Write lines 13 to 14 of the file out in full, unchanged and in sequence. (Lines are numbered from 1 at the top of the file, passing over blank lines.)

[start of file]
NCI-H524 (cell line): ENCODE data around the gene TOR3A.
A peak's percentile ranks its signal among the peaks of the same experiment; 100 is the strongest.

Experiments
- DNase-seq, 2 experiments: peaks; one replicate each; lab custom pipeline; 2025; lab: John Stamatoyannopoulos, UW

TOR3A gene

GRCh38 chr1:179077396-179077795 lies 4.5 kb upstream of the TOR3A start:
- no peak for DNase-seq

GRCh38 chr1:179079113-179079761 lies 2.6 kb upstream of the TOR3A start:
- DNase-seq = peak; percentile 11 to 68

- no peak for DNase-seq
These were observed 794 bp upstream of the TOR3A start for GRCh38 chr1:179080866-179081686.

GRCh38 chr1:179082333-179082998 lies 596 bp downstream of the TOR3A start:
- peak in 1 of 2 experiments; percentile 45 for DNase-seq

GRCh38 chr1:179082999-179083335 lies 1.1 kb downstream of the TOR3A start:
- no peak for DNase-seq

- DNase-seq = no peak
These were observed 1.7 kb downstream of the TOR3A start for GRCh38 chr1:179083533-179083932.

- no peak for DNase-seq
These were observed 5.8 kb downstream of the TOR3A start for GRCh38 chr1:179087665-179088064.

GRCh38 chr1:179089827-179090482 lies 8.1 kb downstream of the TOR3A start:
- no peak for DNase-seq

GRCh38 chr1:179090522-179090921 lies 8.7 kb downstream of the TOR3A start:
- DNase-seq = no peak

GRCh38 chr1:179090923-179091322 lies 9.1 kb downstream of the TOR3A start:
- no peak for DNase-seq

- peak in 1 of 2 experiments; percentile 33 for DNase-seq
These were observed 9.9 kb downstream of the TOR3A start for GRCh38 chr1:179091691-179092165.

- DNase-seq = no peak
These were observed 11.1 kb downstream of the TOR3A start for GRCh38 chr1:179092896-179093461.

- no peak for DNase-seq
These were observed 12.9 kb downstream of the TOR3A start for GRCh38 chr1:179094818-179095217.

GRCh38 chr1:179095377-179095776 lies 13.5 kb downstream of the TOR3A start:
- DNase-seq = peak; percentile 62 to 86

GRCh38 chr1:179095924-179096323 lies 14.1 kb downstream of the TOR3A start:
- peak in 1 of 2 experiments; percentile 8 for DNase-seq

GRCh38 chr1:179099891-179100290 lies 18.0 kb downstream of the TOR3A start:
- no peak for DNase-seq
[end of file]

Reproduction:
- peak in 1 of 2 experiments; percentile 45 for DNase-seq

GRCh38 chr1:179082999-179083335 lies 1.1 kb downstream of the TOR3A start: